Counter-Flow Ionic Wind for Heat Transfer Enhancement

Master's Thesis


The increasing complexity of electronic devices and components challenges conventional cooling techniques. For continued development in the electronics field, innovative cooling techniques are required. This thesis examines heat transfer enhancement of a heated plate experiencing low-velocity forced convection. A wire-to-rod corona discharge electrode configuration was used to generate a counter-flow ionic wind so as to direct the bulk gas flow in such a manner as to induce hot spot cooling. Particle image velocimetry (PIV) studies were conducted to profile the interaction between the bulk flow and counter-flow ionic wind and show how the hydrodynamic interactions result in a downward flow towards the heated surface and characteristic recirculation zones. This impingement-like effect enhanced the convection cooling of the heated plate, reducing the temperature by as much as 5 K. Convection coefficient was enhanced by up to 36% in the heat transfer experiments. In the PIV experiments, seeding particles were used to obtain the fluid flow profile. As corona discharge creates a charged environment, seeding particles may get charged, and this may result in deviation from fluid flow due to Coulombic forces on the particles. To ensure the fidelity of the PIV results in these experiments, a simplified particle tracking analysis was conducted, solving the modified Basset-Boussinesq-Oseen (BBO) equation for particle motion and including charging and electric field effects to simulate the effects of corona discharge. The results obtained from these simulations were used to affirm the validity of the PIV results.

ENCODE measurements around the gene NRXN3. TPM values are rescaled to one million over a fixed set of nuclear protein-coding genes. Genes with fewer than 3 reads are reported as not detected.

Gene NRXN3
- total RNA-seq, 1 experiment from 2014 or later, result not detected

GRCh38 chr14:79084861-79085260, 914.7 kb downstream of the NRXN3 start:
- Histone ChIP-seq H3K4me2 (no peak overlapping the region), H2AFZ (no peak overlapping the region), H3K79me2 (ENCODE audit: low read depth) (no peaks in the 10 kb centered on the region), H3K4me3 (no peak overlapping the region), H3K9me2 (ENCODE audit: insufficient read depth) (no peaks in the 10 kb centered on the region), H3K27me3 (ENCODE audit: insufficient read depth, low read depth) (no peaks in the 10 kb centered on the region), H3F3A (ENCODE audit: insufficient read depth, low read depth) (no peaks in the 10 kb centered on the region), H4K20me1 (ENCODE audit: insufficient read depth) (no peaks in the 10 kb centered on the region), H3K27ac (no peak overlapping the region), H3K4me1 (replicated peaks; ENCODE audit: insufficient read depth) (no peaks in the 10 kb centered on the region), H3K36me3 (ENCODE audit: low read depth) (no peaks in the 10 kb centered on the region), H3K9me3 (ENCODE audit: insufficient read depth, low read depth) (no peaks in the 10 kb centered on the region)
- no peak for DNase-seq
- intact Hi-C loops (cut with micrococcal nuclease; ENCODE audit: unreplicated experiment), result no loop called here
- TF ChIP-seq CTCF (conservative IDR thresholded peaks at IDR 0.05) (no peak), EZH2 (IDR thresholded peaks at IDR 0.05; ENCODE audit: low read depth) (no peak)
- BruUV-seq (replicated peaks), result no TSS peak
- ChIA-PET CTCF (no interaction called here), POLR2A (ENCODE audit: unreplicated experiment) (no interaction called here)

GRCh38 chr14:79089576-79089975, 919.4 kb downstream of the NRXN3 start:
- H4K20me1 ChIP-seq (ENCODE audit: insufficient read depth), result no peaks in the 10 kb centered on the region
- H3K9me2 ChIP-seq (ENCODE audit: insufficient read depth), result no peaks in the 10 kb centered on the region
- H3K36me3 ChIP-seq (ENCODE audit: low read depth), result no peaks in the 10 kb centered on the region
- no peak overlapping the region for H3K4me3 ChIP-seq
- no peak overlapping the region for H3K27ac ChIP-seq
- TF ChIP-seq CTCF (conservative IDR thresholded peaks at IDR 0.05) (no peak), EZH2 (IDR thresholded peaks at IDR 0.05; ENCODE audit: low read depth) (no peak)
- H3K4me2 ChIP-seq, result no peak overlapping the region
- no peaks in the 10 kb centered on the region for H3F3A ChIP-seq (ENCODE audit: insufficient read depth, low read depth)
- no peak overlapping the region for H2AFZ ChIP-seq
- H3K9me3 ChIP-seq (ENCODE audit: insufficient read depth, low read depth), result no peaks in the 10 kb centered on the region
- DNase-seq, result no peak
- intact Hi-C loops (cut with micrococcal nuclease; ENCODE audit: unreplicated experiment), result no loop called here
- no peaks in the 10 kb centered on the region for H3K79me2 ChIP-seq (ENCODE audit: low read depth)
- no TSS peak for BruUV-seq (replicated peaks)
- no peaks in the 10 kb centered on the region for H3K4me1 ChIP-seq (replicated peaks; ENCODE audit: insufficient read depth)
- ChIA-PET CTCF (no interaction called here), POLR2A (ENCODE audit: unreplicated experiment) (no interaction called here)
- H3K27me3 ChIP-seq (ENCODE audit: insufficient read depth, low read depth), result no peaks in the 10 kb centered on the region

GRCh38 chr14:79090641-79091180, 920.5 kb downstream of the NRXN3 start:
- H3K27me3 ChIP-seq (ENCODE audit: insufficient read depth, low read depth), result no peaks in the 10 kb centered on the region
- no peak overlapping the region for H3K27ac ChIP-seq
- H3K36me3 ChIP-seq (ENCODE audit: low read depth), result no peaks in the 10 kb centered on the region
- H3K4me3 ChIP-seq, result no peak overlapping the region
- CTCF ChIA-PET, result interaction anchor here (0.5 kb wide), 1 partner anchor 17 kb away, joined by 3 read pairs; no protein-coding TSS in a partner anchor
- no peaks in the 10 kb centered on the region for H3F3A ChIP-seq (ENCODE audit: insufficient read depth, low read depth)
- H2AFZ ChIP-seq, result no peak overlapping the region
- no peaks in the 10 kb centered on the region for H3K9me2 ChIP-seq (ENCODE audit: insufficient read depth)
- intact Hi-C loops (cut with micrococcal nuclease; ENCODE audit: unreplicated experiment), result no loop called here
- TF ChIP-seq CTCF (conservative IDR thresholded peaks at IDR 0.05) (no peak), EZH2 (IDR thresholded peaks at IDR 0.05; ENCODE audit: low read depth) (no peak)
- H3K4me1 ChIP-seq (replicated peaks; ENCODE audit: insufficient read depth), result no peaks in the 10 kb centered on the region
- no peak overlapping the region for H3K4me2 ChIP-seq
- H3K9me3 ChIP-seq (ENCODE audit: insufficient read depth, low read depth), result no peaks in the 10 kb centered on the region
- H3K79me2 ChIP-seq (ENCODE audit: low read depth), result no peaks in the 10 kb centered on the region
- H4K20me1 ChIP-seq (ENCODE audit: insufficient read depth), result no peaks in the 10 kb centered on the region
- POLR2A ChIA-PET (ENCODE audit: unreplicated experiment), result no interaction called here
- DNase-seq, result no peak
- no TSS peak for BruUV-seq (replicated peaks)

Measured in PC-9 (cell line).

Attribute NameValues
  • etd-07212011-140314

Author Sajanish Muchiruparambil Balagopal
Advisor Dr.Scott C. Morris
Contributor Prof. Mihir Sen, Committee Member
Contributor Dr.David go, Committee Member
Contributor Dr.Scott C. Morris, Committee Member
Degree Level Master's Thesis
Degree Discipline Aerospace and Mechanical Engineering
Degree Name MSME
Defense Date
  • 2011-07-15

Submission Date 2011-07-21
  • United States of America

  • particle image velocimetry

  • particle charging

  • heat transfer

  • ionic wind

  • corona

  • University of Notre Dame

  • English

Record Visibility Public
Content License
  • All rights reserved

Departments and Units


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